Meek School professor Joe Atkins will be offering a new journalism course in the fall called “Documentary and Social Issues.” J580 will be offered Monday, Wednesday and Friday from 10 a.m. to 10:50 p.m. as a graduate elective course, but undergraduates in their junior and senior year are welcome to register for the course.
“From Robert Flaherty’s “Nanook of the North” in 1922 and Leni Riefenstahl’s “Triumph of the Will” in 1935, to Michael Moore’s films today, the documentary has brought important issues to the public’s attention and produced intense controversy,” Atkins said. “This course explores its central role in our media world past, present and future.”
Atkins said the course looks at the role – in print, broadcast, film or social media – the documentary has played in exploring and bringing light to key social problems and issues. Students will gain fuller insight into the role journalism and documentary film can play in the discussion and possible resolution of social problems and issues.
The course will improve their ability to think critically about journalism and documentary film and to write analytically, persuasively, and comparatively about film and related texts. Some of the films that may be shown in the course include:
“Nanook of the North,” by Robert Flaherty, 1922
“Triumph of the Will,” by Leni Riefenstahl, 1935
“Inside Nazi Germany,” by Jack Glenn, 1938
“Harlan County USA,” by Barbara Kopple, 1976, about coal miners.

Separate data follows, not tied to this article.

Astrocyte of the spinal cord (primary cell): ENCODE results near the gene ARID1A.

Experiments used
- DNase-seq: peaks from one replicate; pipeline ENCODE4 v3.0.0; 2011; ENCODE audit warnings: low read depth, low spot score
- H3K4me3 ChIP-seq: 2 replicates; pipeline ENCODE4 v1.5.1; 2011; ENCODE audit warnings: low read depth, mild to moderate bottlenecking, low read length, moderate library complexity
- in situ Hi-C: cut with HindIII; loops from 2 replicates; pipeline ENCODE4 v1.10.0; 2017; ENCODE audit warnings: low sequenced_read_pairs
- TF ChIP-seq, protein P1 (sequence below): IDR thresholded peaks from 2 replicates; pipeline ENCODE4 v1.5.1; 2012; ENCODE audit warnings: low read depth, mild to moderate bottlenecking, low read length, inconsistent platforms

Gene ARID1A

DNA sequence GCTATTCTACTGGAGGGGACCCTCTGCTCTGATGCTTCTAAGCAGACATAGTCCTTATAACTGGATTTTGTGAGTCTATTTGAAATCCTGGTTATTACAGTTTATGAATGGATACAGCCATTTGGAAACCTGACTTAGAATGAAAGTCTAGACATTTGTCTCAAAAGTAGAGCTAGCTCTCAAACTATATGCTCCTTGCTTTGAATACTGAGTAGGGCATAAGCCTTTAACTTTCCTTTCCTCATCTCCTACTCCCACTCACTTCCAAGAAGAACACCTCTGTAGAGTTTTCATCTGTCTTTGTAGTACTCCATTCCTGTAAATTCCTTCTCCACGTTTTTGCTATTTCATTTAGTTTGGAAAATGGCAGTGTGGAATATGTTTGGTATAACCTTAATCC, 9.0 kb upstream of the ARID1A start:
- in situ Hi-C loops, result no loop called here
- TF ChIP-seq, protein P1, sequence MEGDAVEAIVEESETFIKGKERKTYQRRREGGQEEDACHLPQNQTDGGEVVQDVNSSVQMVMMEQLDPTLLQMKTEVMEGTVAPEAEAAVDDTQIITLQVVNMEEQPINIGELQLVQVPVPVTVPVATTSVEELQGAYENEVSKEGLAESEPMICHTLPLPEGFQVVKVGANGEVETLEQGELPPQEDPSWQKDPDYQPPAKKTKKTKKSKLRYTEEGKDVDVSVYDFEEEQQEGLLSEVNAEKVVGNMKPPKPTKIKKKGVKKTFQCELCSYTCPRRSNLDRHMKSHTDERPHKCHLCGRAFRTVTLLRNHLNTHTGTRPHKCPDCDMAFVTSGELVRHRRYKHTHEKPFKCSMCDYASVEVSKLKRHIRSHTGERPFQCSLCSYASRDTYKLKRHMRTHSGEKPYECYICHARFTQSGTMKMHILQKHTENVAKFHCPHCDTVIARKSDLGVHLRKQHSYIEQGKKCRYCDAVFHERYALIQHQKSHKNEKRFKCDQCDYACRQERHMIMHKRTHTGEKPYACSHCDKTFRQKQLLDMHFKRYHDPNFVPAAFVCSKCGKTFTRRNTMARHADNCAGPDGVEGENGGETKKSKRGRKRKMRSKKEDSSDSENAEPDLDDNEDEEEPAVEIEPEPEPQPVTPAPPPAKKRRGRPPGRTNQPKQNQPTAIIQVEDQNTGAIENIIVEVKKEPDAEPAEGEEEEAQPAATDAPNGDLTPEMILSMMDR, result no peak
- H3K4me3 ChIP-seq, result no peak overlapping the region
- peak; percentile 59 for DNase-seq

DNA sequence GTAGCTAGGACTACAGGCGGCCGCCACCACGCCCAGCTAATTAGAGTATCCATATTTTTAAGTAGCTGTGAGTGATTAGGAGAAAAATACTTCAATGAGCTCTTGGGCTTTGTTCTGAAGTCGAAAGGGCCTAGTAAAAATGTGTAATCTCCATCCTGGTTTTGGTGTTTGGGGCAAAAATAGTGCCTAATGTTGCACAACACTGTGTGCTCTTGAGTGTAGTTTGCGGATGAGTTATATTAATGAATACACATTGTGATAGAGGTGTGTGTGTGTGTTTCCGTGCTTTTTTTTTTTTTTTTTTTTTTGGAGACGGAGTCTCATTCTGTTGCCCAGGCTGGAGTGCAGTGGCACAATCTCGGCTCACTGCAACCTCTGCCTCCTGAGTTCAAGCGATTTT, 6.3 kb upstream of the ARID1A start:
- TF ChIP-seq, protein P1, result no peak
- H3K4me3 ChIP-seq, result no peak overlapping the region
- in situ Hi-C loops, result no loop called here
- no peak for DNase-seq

“The Uprising of ’34,” by Stoney, Helfand and Rostock, 1995, about the bloody suppression of striking textile workers in South Carolina.
“I Am A Man,” by Jonathan Epstein, 2008, about the 1968 sanitation workers strike in Memphis.
A yet-to-be-determined film by Michael Moore.
He is the author of Covering for the Bosses: Labor and the Southern Press, published by The University of Press of Mississippi in 2008, and editor/contributing author of The Mission: Journalism, Ethics and the World, published by Iowa State University Press in 2002.
He organized an international “Conference on Labor and the Southern Press” at Ole Miss in October of 2003. A statewide columnist and 35-year veteran journalist, Atkins was a congressional correspondent with Gannett News Service’s Washington, D.C., bureau for five years.
He previously worked with newspapers in North Carolina and Mississippi. His articles have appeared in publications, such as USA Today, Baltimore Sun, Atlanta Journal-Constitution, Progressive Populist, Southern Exposure, Quill and the Oxford American. Atkins is also author of the novel “Casey’s Last Chance,” published by Sartoris Literary Group in 2005.
- Story by LaReeca Rucker, adjunct journalism instructor